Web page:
Ian, and his wife, Amanda were living the kiwi dream. They met after Ian did an OE stint in both the UK, and Rarotonga.
They fell in love and had two beautiful children, Josh and Brooke. Life for Ian, Amanda and their kids was based around the outdoors. Camping, walking and tramping were at the centre of their holidays.
Ian was a great dad with very high energy, a strong sense of humour and dedication to his family. One interest he shared with his son, Josh was a love of running. The two of them would run together and enter into running events.
Both Ian and Amanda worked full time, and juggled work with two kids. Ian was always confident in his work, loving the creative side of his marketing jobs and being around a hard-working, creative team.
Over a couple of years, Ian became very stressed about work, and developed anxiety. It made perfect sense to attribute the stress and anxiety to his work, but looking back, Amanda wonders if it was an early symptom of his later dementia mate wareware diagnosis.
Amanda is a GP, and as she observed Ian’s confidence and behaviours changing it occurred to her that this could be dementia mate wareware, however at his age and with no family history it just didn’t make sense.
It took Amanda months to raise this possibility with Ian. He laughed it off. How could he possibly have Alzheimers?
Six months later, in December 2018, Ian received a diagnosis of Alzheimers. Although he was shocked at the time, he said to the neurologist that “it explains some things”.
Right from the outset Ian was determined that the diagnosis was not going to define who he was. He was determined to concentrate on what he could do, not what he could no longer do.
As for many people Ian’s job and his ability to provide for his whānau were a fundamental part of his identity and self-esteem. Being unable to continue working, and losing his Driver’s License, were both massive blows to come to terms with.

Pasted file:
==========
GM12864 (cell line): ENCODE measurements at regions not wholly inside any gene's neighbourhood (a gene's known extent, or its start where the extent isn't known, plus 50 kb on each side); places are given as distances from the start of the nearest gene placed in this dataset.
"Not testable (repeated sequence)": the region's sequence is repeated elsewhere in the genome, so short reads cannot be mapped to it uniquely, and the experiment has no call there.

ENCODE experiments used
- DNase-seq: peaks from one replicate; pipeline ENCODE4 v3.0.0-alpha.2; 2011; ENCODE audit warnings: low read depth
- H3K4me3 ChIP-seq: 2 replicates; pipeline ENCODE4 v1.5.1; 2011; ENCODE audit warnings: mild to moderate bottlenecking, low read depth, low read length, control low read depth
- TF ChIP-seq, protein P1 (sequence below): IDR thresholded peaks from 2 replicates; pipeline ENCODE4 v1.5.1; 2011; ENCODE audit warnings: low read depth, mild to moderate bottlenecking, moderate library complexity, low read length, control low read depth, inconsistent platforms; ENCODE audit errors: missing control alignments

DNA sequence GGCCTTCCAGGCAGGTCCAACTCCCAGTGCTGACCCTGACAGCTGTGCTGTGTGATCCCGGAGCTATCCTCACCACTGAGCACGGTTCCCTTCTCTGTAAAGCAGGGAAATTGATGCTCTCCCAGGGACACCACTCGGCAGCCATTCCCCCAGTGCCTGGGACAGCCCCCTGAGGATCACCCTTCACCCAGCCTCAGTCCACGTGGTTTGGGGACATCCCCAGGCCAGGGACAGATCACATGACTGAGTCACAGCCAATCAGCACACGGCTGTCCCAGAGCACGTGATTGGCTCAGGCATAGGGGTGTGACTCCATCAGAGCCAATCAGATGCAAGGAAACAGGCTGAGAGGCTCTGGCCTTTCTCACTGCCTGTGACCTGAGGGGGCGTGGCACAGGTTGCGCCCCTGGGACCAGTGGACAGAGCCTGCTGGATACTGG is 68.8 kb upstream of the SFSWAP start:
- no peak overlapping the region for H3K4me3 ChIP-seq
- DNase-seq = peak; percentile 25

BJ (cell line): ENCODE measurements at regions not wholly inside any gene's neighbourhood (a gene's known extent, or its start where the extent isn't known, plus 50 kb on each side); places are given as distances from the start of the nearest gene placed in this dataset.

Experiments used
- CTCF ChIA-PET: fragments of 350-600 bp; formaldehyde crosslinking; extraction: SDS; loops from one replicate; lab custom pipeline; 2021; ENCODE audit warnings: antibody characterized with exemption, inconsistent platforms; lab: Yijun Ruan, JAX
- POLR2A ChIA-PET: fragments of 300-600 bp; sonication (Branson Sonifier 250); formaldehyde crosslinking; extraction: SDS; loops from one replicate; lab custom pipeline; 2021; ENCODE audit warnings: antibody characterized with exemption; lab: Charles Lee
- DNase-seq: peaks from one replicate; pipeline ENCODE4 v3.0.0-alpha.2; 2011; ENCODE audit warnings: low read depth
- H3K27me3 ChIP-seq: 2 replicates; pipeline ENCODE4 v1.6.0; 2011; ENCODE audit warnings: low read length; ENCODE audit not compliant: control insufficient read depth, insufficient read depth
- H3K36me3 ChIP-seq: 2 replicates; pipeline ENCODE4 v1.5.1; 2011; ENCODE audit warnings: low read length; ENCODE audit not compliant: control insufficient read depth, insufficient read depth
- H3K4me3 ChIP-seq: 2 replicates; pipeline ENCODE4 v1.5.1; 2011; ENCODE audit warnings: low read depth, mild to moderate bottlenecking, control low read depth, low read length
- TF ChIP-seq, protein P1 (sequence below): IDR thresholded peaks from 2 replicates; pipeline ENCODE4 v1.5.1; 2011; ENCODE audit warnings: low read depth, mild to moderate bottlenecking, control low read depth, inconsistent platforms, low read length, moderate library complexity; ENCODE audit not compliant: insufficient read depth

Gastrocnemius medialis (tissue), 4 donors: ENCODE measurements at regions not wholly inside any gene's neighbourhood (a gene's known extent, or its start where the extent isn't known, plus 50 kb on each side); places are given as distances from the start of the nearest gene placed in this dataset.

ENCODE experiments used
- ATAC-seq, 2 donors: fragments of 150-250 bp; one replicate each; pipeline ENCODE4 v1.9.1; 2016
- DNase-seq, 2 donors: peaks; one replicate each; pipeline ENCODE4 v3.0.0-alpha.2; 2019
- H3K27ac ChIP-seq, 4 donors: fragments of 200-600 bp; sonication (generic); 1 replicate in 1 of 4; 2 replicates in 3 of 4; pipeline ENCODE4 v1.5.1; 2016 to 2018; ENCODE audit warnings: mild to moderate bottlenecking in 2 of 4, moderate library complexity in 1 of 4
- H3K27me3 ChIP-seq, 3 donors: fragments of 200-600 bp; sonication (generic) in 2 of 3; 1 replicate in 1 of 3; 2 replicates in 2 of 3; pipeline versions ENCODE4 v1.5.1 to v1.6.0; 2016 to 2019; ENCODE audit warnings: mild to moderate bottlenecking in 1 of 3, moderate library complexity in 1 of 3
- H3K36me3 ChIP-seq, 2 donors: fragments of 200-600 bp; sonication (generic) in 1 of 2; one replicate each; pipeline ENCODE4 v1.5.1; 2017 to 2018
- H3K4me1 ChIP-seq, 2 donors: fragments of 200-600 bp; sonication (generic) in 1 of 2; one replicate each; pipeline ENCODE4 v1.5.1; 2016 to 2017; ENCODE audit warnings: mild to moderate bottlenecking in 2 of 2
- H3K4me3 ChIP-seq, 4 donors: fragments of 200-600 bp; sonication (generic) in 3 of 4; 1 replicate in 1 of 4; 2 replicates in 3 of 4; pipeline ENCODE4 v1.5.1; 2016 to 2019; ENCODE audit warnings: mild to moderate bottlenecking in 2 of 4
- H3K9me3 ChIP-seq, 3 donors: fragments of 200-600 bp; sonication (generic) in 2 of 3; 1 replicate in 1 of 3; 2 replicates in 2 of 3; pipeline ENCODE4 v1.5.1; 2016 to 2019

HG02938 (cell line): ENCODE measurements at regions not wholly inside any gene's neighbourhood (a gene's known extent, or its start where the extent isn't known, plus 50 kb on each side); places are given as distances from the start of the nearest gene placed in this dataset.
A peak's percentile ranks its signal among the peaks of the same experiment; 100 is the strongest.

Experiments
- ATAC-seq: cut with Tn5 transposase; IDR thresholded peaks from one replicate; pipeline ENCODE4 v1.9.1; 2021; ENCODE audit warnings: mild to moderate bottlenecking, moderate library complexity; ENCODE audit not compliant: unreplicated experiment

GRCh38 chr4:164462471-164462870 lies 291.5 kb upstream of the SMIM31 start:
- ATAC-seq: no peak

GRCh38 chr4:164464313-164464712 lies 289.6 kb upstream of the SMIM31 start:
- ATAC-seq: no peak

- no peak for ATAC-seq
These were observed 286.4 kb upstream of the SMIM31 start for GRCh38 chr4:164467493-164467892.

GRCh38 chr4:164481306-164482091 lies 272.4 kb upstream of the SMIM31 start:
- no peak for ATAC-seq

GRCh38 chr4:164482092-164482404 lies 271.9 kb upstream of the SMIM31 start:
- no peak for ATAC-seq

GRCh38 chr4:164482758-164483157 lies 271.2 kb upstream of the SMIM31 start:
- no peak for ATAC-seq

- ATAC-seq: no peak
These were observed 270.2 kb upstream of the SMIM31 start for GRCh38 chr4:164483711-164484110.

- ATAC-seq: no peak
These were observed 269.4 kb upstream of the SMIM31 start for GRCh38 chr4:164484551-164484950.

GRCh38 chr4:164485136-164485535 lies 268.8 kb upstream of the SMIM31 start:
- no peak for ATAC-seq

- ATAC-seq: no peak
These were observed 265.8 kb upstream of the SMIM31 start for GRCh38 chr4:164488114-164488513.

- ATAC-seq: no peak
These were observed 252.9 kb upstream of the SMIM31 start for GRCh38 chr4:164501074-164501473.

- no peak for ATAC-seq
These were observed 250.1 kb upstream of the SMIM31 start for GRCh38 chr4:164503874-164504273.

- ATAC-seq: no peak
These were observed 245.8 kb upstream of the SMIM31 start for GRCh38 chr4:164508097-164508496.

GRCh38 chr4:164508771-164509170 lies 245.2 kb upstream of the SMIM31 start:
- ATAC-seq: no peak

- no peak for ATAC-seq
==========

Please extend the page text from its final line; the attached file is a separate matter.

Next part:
It took Ian some time and a great deal of support from family, friends, his exercise buddy, and local dementia support groups, to get back to focusing on the things he loved in life – being with people he loved, being physically active, being outdoors, music, and art.
Things started to get tough for Amanda. She was juggling work and transitioning to being Ian’s caregiver.
As Ian’s behaviour changed, Amanda had to keep reminding herself that this wasn’t the Ian she knew and had fallen in love with all those years ago. It was the disease that was changing his behaviour.
Ian died in November 2022. It’s been hard on the family. The last year was very tough for Ian and everyone who loved him.
Ian’s whānau and friends remember him for the incredible, loving, fun, and hard working lover of life that he was.
There were a lot of relationships strengthened through the illness. Josh and Brooke were amazing, as were a lot of close friends.
One of the ways that their son, Josh was able to cope with the changes in his father, was to put his energy into training for a 100 mile Ultramarathon to fundraise and raise awareness for Alzheimers NZ.
The run Josh decided to take on was the 100 Mile Tarawera Ultramarathon. He completed this successfully in February 2023.
“I wanted to help my dad but didn’t know how. I have a growing passion for running and the great outdoors, so it was a great fit,” says Josh.
Amanda is incredibly proud of Josh’s achievement. “My heart felt like it was overflowing on the day and at the finish line, both with Josh’s achievement, that it was all done in honour of his dad.
“Ian would have loved it. Physical exercise, physical challenge and the great outdoors were his passions, and he loved that Josh was exploring those same passions.
“He would have been so proud, he would have wanted to join in, and he would have loved having all the family and friends there supporting Josh. Ian would have been very humbled by all of this being in his honour.”
Amanda and Josh say living with a diagnosis is a long journey for the person with Alzheimers and their whānau.
“I encourage you to accept help and seek support from your own family/friends, and also from those who know about and live with dementia themselves, because they truly understand,” they say.
“You need to make time to care for yourself too so that you are able to care for your person with Alzheimers.
“Remember too that in amongst the challenges, there’s so much learning and beauty to be found by being in the present moment and enjoying the simple things in life.”